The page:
Gordon Innes (essay date 1974)
SOURCE: Innes, Gordon. Introduction to Sunjata: Three Mandinka Versions, pp. 1-33. London: School of Oriental and African Studies, 1974.
[In the following excerpt, Innes provides an overview of the Sunjata, including its transmission, audience, language, and present-day relevance.]
The three texts in this book are by three of The Gambia's leading bards, Bamba Suso, Banna Kanute and Dembo Kanute. A brief biographical note on each of these three bards will be found before the text which each has provided. The texts by Bamba Suso and Banna Kanute are included here as illustrative of the differences of both style and content which can occur between two performances of the ‘same’ epic. Dembo Kanute's text is an example of a narration which draws upon the Sunjata epic, but where the focus of interest is not Sunjata himself, but one of his generals.
Sunjata is generally regarded by historians as the founder of the Mali empire, one of a succession of empires which rose and fell in the Western Sudan in the Middle Ages. The historical evidence for the founding of the Mali empire is slight, consisting of some accounts by Arab chroniclers and of oral tradition. The three most important Arab sources are Ibn Fadl-Allāh al-‘Umarī, Ibn-Baṭṭūṭa and Ibn-Khaldūn; Ibn-Baṭṭūṭa travelled through Mali from February 1352 to December 1353 (Levtzion, 1963: 341). The date usually given by historians for Sunjata's defeat of his enemy Sumanguru is 1235. In the years following this victory Sunjata established his hegemony over a wide area, and his capital, Niani, became the richest city of the Western Sudan (Fage, 1955). The exact extent of Mali in its heyday is uncertain, but its heartland was the area lying between the rivers Niger and Senegal.
The three texts in this book purport to describe the career of Sunjata and some of his generals, culminating in eventual victory over Sunjata's great adversary, Sumanguru, and the establishment of Sunjata as master of a growing empire. But despite their subject matter these texts are not presented here as historical documentation. They may be of interest to historians, and I shall naturally be glad if historians do find them of some interest, but I believe that they should be regarded primarily as literary products. They are presented here, then, as pieces of oral literature, and it is suggested that they be judged as literature. Then the question whether the incidents which they describe ever in fact took place or not is hardly relevant. If historians or archaeologists find confirmation from other sources for some parts of these texts, that is indeed of interest, but these texts are not to be judged by the extent to which they appear to historians to embody historical fact. Though I would not of course suggest that these texts are comparable in literary achievement with Homer's poems, it is relevant to mention these latter here. Our judgement of these as literary masterpieces is in no way affected by recent archaeological evidence; our estimate of the Iliad as a work of art did not rise when archaeological evidence came to light supporting Homer's account of a war before the gates of Troy.
The Sunjata epic is found not only among the Mandinka of The Gambia, where these three texts were recorded, but is the common property of all the Manding people. (The name Manding is given to what was formerly regarded as a group of closely related languages—Malinke-Bambara-Dyula in Westermann and Bryan, 1952—but which is now regarded as one language with several regional varieties; the Manding people are those who speak Manding. The word ‘Manding’ is a variant of ‘Mali’.) The Manding people are scattered over a very wide area of West Africa, especially in Guinea, Upper Volta, Mali, Senegal and The Gambia. The Sunjata epic is an important factor in maintaining among these widely dispersed peoples a feeling of common origin. All regard themselves as coming from mediaeval Mali (or Manding, as it is called in Mandinka), and most of the leading families throughout the area trace descent from Sunjata himself or from one of his generals. The Sunjata epic and the constant movement within the Manding area of those bards who relate it play an important part in maintaining the cultural homogeneity of the Manding people over such a wide area.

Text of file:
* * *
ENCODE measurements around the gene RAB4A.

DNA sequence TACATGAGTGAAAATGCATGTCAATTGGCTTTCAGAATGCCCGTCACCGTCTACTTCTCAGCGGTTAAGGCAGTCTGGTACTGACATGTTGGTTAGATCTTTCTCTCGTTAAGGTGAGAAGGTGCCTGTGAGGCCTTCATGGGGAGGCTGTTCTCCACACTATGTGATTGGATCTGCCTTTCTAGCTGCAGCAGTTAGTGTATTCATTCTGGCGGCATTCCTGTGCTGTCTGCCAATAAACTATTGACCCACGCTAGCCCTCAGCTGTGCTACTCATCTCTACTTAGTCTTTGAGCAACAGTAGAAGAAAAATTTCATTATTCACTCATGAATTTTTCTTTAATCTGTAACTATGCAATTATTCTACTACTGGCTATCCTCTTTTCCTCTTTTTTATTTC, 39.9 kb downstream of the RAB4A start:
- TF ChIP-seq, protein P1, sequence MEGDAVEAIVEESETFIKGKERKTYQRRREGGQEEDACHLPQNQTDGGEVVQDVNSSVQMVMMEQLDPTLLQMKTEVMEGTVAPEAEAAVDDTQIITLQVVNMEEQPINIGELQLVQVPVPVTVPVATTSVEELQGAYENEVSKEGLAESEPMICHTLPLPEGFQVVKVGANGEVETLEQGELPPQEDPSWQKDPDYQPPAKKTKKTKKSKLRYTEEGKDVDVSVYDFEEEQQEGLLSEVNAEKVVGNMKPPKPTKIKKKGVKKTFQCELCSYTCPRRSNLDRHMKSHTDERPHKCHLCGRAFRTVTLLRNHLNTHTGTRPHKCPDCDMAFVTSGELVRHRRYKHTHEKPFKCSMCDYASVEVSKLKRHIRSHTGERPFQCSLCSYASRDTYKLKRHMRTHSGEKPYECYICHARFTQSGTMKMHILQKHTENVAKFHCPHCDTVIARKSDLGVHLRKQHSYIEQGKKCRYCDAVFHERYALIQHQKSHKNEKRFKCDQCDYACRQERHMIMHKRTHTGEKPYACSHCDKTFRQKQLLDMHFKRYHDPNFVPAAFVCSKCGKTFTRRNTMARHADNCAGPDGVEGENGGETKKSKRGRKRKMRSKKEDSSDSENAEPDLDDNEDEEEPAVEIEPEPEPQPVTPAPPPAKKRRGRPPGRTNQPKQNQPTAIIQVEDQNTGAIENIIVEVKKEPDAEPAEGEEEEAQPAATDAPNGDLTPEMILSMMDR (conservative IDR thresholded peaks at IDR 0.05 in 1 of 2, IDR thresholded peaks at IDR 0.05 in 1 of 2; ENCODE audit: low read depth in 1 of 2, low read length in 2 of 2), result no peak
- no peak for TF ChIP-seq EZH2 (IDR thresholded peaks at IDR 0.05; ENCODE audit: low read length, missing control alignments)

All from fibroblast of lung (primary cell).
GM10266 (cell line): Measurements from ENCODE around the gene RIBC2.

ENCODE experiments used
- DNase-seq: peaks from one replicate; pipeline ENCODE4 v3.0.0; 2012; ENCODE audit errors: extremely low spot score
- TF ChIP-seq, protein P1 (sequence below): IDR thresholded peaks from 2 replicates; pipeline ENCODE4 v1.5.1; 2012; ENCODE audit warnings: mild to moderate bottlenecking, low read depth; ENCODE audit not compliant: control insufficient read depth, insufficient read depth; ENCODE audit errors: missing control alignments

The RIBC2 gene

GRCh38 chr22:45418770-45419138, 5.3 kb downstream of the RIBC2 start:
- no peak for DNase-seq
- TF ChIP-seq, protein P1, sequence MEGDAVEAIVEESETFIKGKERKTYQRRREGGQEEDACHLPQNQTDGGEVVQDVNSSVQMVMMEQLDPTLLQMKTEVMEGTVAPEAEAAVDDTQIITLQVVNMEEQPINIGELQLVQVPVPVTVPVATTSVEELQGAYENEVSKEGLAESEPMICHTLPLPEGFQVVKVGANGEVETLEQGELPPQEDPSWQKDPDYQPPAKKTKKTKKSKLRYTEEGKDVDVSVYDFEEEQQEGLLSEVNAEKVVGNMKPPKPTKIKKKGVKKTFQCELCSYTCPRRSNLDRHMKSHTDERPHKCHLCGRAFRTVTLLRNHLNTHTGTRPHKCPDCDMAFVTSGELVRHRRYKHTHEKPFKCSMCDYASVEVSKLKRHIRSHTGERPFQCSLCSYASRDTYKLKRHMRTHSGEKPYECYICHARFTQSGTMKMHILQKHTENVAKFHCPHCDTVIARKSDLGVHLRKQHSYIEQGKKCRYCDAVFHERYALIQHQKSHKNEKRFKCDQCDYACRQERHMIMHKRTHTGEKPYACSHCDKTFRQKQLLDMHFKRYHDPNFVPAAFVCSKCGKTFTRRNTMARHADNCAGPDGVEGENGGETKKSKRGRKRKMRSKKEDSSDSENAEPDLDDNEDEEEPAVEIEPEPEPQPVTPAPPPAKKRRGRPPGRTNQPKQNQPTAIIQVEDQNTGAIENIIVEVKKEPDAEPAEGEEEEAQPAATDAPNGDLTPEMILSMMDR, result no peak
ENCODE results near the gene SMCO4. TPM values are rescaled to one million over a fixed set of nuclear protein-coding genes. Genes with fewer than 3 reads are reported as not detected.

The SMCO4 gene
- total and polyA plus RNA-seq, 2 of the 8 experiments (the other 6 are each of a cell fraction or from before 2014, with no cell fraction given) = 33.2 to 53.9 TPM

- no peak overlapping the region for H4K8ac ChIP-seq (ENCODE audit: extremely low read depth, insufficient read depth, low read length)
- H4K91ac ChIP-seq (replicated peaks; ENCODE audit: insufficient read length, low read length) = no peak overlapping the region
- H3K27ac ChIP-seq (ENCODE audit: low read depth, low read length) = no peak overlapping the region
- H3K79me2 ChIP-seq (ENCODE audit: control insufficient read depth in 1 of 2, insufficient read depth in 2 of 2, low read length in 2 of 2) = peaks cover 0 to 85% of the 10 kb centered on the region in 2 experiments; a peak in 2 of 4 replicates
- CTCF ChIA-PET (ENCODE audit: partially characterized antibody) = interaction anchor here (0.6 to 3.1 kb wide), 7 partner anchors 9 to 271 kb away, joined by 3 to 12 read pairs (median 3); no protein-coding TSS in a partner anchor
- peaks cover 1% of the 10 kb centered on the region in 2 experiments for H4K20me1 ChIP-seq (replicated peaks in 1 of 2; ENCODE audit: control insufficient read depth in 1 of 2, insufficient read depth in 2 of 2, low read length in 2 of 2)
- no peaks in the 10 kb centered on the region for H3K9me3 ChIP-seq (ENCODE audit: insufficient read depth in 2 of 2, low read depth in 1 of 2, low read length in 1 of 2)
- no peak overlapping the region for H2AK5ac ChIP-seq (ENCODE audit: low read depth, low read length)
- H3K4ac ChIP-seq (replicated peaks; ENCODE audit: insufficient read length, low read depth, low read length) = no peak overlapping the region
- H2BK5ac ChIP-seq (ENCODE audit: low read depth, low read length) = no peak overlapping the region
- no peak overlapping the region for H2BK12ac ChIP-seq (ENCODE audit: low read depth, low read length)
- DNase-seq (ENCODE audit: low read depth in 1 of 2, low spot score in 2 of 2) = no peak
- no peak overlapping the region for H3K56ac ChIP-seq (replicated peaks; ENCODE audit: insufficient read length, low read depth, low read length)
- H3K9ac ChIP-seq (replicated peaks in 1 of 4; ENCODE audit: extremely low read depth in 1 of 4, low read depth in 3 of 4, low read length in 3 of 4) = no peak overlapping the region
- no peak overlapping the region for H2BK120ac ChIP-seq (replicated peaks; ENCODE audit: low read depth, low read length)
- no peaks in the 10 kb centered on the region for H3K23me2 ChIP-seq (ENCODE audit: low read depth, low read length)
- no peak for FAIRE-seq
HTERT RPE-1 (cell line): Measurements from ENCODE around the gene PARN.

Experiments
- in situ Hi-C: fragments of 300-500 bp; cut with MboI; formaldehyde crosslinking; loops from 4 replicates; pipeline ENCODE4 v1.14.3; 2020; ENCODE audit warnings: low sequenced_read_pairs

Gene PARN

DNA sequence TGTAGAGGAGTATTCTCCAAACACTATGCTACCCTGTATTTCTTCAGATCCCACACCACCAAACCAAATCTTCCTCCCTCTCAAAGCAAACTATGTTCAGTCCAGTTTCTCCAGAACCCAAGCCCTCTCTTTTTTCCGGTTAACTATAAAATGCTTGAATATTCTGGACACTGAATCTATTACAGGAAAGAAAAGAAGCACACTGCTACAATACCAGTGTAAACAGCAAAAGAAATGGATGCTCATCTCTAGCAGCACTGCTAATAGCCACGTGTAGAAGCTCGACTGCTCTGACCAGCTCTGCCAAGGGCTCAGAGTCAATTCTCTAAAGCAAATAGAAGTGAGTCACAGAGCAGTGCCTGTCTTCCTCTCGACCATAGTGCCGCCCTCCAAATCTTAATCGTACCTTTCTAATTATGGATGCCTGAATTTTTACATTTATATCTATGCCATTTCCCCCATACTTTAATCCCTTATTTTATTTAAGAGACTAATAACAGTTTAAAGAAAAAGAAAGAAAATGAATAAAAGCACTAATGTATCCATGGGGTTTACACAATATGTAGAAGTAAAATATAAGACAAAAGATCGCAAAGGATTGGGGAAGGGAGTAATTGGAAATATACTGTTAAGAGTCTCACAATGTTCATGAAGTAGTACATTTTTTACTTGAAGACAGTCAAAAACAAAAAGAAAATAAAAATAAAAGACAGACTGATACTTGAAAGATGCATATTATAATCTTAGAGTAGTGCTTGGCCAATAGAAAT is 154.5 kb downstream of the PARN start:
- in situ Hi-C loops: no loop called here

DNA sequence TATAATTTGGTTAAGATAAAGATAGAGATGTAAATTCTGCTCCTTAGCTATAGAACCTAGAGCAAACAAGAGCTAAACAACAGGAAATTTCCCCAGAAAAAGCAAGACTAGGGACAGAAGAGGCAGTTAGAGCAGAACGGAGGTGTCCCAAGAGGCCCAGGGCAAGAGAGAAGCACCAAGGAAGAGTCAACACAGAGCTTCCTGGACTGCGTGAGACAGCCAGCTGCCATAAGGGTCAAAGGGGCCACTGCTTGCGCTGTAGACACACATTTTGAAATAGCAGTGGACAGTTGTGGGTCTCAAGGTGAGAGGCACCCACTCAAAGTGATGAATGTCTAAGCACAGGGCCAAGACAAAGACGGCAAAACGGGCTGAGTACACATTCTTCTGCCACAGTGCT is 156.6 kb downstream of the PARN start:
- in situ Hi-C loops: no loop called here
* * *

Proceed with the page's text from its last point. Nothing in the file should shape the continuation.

The transmission of the Sunjata epic is confined to a group of hereditary full-time professional bards. In West Africa these are generally known as griots, a French word of uncertain etymology widely used throughout West Africa, and this term will be used here. This section is confined to a brief description of some aspects of the griots and their art among the Gambian Mandinka, but for a much more detailed description of the role of the griots among the Bambara, see Zahan (1963: 125-48).
As well as freemen, and, formerly, slaves, Mandinka society had hereditary artisan groups, usually known as castes, though some anthropologists disapprove of this use of the term. There is a caste of workers in leather, a caste of workers in metal and a caste of workers in words and music, namely the griots. The castes are endogamous, and in earlier times marriage between a freeman or freewoman and a caste member was strictly prohibited. Even today in The Gambia such unions are not common and are disapproved of, especially by the older people.
Griots are often spoken of as if they were a homogeneous group, but this is not the case. Within the griot caste, griots fall into different groups according to their specialization. Griots are not free to decide to which specialist group they will belong; this is determined by birth. Some families belong to one group, some to another. The most prestigious kind of griot (jalo) is the one who is well versed in political history and in the royal genealogies and praise names. Such griots are accompanied on the kora, a twenty-one-stringed harp-lute, or on the balo, a xylophone with gourd resonators fixed underneath the keys, or on the kontingo, a small three-stringed plucked lute. In The Gambia there is only one family which plays the xylophone; the others play the kora, or, less commonly, the kontingo.